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Rifle Hunting in Southern Africa:

Rifle hunting is by far the most popular method employed in South Africa. The question of which caliber is best and which rifle to bring on safari can be a topic of endless discussion. Experienced hunters and Professional Hunters alike will surely have their favorites and are more than willing to discuss their preferences. The right rifle will in many instances largely depend on the trophies you are interested in taking.

 

The "Old Timers" are still "locking horns" over the pros and cons of the .375 H&H versus the 9.3x62mm and that debate is sure to go on until the last Impala is skinned and in the salt. One bottom line here; if it is dangerous game that you have come to hunt, the .375 caliber is the minimum prescribed by law in most African countries. For the average hunter coming to Africa for plains game, bring a rifle that you are completely familiar with and comfortable shooting. In other words, your favorite "white tail deer" rifle with the right bullets will within reason be adequate for most anything on the plains. As a guide, while lesser calibers will suffice on the smaller antelope, the .270 Winchester should be considered the minimum for most medium sized plains game species.

With the proper premium grade bullets and good shot placement, the .270 is fully capable of taking many of the larger plains dwellers. In addition to the .270, the rifle calibers most often brought to Africa by clients include (in no particular order): the various 7mm's to include the 7mm Mag, 7mm Ultra Mag, and even the 7x57mm Mauser; the 30-06 Springfield is extremely popular and has long been a favorite of hunters around the globe. The 300 Win Mag is an excellent all around choice especially if your safari will take you to areas where long shots may be necessary. If larger and tougher game like Eland, Roan, or Zebra, to name a few are on the menu, think about the .338 Winchester Magnum, a favorite of North American Moose and Grizzly hunters. The above-mentioned calibers are merely examples and should in no way be construed as recommendations. BRING A RIFLE THAT YOU SHOOT WELL AND ARE THOROUGHLY FAMILIAR AND COMFORTABLE WITH !

A word about bullets: As a general rule, premium quality, heavy for caliber bullets are your best choice. Many fine bullets are on the market today; the Nosler Partition, the Swift A-Frame, Woodleigh Weldcore, Barnes X & Triple Shock, and the South African Rhino just to name a few. Many of these fine bullets are available in factory-loaded ammunition and can also be hand-loaded if you possess those skills. African game seems to be a bit tougher than game found elsewhere in the world. Perhaps this is due to evolution and the extensive predation to which they are subjected so don't "skimp" on ammunition.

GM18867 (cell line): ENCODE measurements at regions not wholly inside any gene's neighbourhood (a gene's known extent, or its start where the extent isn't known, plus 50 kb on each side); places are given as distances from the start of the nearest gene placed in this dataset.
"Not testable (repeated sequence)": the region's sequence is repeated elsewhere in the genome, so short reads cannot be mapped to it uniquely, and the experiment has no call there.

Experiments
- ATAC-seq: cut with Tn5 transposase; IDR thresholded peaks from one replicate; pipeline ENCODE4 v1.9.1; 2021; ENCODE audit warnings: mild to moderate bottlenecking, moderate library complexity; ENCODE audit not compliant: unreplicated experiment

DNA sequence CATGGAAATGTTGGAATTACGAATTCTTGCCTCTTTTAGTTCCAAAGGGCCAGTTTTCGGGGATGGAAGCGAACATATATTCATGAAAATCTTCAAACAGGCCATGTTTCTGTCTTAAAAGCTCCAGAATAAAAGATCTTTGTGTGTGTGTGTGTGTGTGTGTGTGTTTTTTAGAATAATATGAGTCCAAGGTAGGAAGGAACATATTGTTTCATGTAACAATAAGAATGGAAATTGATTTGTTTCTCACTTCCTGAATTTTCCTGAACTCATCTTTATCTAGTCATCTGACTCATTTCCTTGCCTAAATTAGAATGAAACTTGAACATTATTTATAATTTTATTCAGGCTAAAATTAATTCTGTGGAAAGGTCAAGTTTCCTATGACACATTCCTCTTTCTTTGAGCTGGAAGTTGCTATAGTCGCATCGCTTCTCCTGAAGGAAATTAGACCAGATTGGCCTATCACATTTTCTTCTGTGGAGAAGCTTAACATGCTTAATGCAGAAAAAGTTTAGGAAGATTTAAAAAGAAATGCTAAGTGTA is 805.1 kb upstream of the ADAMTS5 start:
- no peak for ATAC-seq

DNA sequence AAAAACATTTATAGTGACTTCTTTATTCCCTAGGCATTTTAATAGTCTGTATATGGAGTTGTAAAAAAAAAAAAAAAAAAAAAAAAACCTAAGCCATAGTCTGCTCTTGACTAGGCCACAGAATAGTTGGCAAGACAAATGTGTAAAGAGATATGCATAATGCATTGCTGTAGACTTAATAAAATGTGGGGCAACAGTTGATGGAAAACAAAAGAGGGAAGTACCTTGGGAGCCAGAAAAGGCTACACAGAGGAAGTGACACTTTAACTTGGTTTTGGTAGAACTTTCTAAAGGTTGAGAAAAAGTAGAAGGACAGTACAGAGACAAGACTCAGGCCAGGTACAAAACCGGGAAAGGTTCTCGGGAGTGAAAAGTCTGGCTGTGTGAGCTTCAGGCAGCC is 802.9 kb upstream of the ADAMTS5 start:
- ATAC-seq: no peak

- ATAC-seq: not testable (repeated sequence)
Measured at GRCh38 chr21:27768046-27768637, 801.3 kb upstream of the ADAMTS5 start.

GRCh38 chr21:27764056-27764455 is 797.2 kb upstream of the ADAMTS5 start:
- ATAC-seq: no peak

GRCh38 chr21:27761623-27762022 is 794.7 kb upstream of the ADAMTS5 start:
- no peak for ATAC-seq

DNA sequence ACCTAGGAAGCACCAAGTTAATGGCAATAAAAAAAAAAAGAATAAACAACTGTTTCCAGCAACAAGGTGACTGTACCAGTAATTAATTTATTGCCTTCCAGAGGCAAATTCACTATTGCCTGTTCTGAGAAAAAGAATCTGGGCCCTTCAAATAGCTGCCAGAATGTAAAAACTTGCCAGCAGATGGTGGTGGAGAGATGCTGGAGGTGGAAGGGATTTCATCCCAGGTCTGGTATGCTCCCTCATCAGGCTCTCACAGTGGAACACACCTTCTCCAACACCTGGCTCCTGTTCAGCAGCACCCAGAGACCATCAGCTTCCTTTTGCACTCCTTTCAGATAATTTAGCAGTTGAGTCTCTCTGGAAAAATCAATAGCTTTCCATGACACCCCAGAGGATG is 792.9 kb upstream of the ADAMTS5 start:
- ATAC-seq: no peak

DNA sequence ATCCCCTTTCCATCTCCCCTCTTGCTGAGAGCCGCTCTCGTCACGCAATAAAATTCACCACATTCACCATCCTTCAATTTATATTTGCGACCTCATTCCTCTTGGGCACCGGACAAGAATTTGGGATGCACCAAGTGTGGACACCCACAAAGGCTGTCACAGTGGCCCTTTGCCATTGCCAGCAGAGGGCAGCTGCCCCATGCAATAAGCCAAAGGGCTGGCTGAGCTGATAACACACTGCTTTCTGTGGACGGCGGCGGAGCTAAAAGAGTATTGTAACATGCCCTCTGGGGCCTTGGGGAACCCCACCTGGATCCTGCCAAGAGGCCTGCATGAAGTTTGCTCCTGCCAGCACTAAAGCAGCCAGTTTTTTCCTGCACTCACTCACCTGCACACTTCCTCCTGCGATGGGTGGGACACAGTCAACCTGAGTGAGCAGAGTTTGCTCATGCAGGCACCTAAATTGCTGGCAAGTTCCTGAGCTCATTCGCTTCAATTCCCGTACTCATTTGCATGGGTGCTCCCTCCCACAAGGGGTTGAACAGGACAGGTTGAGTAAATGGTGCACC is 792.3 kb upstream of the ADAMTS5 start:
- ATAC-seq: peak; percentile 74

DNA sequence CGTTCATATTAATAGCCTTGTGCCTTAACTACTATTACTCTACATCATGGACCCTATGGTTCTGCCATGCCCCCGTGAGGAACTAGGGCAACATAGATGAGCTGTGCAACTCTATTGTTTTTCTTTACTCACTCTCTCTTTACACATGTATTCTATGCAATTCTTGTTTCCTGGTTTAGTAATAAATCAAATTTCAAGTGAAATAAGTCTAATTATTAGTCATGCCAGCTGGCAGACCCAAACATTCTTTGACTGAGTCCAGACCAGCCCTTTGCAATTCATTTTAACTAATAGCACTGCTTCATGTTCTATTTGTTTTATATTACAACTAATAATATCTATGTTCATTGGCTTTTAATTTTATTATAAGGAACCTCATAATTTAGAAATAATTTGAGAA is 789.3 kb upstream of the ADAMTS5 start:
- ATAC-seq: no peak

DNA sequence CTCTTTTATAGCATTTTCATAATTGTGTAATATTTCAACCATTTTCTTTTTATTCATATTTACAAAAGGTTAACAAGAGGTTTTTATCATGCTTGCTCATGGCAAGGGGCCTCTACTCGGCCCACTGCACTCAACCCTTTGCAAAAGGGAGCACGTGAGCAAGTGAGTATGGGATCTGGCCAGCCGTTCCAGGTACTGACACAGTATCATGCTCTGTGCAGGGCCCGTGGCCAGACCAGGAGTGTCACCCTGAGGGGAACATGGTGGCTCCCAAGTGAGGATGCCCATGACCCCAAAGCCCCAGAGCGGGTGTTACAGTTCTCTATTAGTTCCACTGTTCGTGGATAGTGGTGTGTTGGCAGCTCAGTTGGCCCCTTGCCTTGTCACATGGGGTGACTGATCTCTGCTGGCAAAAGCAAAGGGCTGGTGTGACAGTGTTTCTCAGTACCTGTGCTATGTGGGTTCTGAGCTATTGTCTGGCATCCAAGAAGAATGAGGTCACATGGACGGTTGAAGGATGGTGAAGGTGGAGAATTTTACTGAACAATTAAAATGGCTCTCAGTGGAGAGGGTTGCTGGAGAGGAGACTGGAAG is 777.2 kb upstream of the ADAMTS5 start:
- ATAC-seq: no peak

If you take nothing else away from this discussion; READ AND BELIEVE THIS !.. You can bring the finest rifles to Africa in just the right caliber, with the perfectly matched heavy for caliber premium quality bullets and all will be for nothing if your shots are not placed correctly!!! "SHOT PLACEMENT" is the most important single aspect of any discussion regarding hunting with a rifle. Put in its most simple terms: "It's not what you shoot him with, but where you shoot him that matters the most.. !!!" A badly placed shot with even the largest of rifles and the finest bullets available will result at best in a very long day of tracking and at worst a lost trophy. The lose of a fine trophy can be a big disappointment but in case you haven't heard, if you make it bleed, you pay for it. Enough about that.

Your Professional Hunter will guide you in this matter, trust his judgment and do your best to put your shot where he recommends. If you are unsure, or not comfortable with the shot don't take it. You can stack the odds in your favor here by doing a bit of homework. An excellent book called the "Perfect Shot", written by Kevin Robertson, a veterinarian and professional hunter, is available. It details shot placement on just about every species of African game that you might encounter. And by all means, go to the rifle range and practice. Sight-in your rifle at the desired distance, usually between 100 and 150 yards using a solid bench rest. Once your rifle is "on target" get off the bench and shoot from the shooting sticks, off hand, sitting, kneeling and the various other positions, which might be presented during the hunt. Even the most experienced shooter needs to hone his skills with the rifle. Ammunition is cheap compared to the cost of the Safari, so practice, practice, practice

To paraphrase one of my personal heroes: "Shoot straight and always use enough gun !" Wishing you clear skies and good hunting!

WAG

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